Again Magazine Volume 12 Number 4 December 1989 Page 25-28



By John W. Morris, PH.D

On May 14, 1948, thirty-eight people gathered in Tel Aviv to establish the modern state of Israel. The establishment of this state provided a cause of great rejoicing for the Jews who had waited and prayed for an opportunity to return to a land they believed rightfully belonged to them. For the Palestinian residents already living in this land as they had for centuries, the news was the beginning of yet a new chapter in a history filled with tragedy, oppression, and struggle. Even before that fateful day, war and bloodshed had already begun to curse the Middle East as two peoples fought for control of the same land.

Both the Jews and the Palestinians claim the Holy Land as their ancient ances­tral home. As a result, Israel has fought a series of wars with its Arab neighbors, in­vaded Lebanon, and carried on raids against Palestinians throughout the Middle East. The Palestinians have re­sponded with terrorist attacks against Is­raeli targets both within and outside of Israel. More recently, the native Palestin­ian population of the East Bank of the Jordan and the Gaza, occupied by the Jewish State following the war of 1967, has revolted against their conquerors, un­leashing yet another series of clashes as the Israelis frequently use brutal tactics to halt the uprising.

Throughout the bloody recent history of the Middle East, the United States has been a steadfast ally of the Jewish State, sending billions of dollars in military and other assistance. Much of this uncondi­tional support has come from a surprising sector of middle class America: conserva­tive and evangelical Christians. The rea­son for this support has been the adamant conviction among these Christians that the establishment of modern Israel is the di­rect fulfillment of Biblical prophecy.

Is such unconditional support war­ranted? Do the Scriptures in fact teach that the establishment of modern Israel consti­tutes a direct fulfillment of Biblical proph­ecy? Is the only appropriate Christian response to the violent events of the Middle East one of unconditional support for the Jewish cause and unilateral resistance to the plight of the homeless Palestinians?


Never in the recent history of the violent Middle Eastern powder keg has there been more reason for neutrality and objectivity on the part of the United States. The events of the past few years have revealed to many that the Palestinians on the West Bank and the Gaza have legiti­mate claims to land and self-government. At the same time, moderate Arab leaders like Hosni Mubarek of Egypt, and even Yassir Arafat of the Palestinian Liberation Organization, have realized that the Pales­tinian people will never regain complete control of all of Palestine. Thus, they have expressed a willingness to recognize Israel in return for Jewish recognition of a Pales­tinian State in those areas with a Palestin­ian majority.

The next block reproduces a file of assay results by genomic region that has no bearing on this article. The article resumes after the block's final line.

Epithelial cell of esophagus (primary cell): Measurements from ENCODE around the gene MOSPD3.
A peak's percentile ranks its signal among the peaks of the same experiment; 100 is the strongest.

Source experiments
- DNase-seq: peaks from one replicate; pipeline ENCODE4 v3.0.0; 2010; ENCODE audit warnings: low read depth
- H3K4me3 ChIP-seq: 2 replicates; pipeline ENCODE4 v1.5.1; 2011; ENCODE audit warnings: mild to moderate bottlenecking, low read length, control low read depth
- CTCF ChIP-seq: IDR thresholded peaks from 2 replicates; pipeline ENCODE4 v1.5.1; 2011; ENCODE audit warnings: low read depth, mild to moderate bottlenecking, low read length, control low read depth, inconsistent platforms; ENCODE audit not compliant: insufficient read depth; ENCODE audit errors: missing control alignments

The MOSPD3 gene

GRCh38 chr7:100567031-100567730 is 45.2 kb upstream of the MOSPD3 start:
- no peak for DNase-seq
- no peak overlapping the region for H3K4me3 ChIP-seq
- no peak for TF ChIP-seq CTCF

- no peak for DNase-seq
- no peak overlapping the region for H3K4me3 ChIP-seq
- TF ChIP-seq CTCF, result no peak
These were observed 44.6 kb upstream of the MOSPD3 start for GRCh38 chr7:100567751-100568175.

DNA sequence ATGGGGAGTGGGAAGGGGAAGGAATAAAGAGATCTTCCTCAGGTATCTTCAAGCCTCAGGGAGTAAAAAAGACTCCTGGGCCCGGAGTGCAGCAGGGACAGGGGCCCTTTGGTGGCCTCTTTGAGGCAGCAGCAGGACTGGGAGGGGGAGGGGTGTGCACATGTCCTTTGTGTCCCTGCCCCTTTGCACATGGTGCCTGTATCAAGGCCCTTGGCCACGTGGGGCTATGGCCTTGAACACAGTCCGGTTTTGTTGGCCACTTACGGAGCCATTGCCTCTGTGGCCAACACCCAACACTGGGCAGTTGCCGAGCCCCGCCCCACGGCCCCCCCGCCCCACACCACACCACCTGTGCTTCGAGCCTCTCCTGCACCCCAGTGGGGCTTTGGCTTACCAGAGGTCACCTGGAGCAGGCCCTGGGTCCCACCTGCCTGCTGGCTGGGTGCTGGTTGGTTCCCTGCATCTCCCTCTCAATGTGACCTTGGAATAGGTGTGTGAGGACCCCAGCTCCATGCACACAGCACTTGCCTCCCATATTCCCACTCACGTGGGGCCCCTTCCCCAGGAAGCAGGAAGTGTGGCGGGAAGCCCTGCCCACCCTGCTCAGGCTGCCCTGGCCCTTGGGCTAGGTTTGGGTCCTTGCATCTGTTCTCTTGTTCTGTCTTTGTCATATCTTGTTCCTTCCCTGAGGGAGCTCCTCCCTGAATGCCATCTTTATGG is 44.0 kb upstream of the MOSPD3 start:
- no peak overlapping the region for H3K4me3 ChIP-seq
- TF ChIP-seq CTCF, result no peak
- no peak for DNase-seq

Many Israelis, including Shimon Peres and Yitshak Rabin of the Labor Party, are now realizing the futility of continued struggle with the Palestinians and have expressed a willingness to trade land for peace. Thus, after over 40 years of bloody fighting, a real possibility for peace in the Middle East exists on the basis of a compromise between the warring par­ties, provided that the moderate voices in Israel are able to win the support of the majority or persuade the members of the hard-liners to moderate their position.

It might seem that such occurrences would and should persuade most Chris­tians to abandon unconditional support for Zionist

[see inset] expansion and to enter wholeheartedly into the process of recon­ciliation. However, a group of largely conservative Protestant leaders continue to steadfastly support the Zionist cause in its most extreme form. The Rev. Jerry Fallwell, a leading Fundamentalist, once wrote: “If this nation wants her fields to remain white with grain, her scientific achievements to remain notable, and her freedom to remain intact, America must continue to stand with Israel” (Listen America; New York, 1980, p. 98).


Fallwell and the others who demand unconditional support for Israel consider the modern Jewish State a fulfillment of Biblical prophecy. They are heavily influ­enced by dispensationalism, a method of Bible interpretation which became popu­lar through the writings of John Nelson Darby (died 1882). Darby, a one time cleric of the Church of England, joined the Plymouth Brethren in 1831 and developed a complicated system of Biblical interpre­tation that divides God’s saving action into individual eras or dispensations. This scheme influenced thousands of American Protestants through the Niagara Bible Conference of 1895 and the publication of the Scofield Reference Bible by Cyrus Ingerson Scofield the next year.

Dispensationalism makes a strong distinction between the promises made to the Jews before Christ and the reality of the Church after Pentecost. Thus dispensa­tionalists teach that God’s promises to the Jews were not fulfilled through the Church but remained unfulfilled during the Church age. They consider the Church a new and separate creation by God with its own separate agenda, not the heir to the promises made by God to ancient Israel. Therefore, it is natural that the dispensa­tionalists should see the founding of the modern state of Israel as a fulfillment of Biblical prophecy.


Dispensationalists interpret the words, phrases, and sentences of the Bible in a very literalistic manner. Thus they reject or fail to see the importance of an ancient and almost universal principle of Biblical interpretation known as typology. Typology is the method of Biblical under­standing which seeks the spiritual mean­ing of the historical events described in the Old Testament.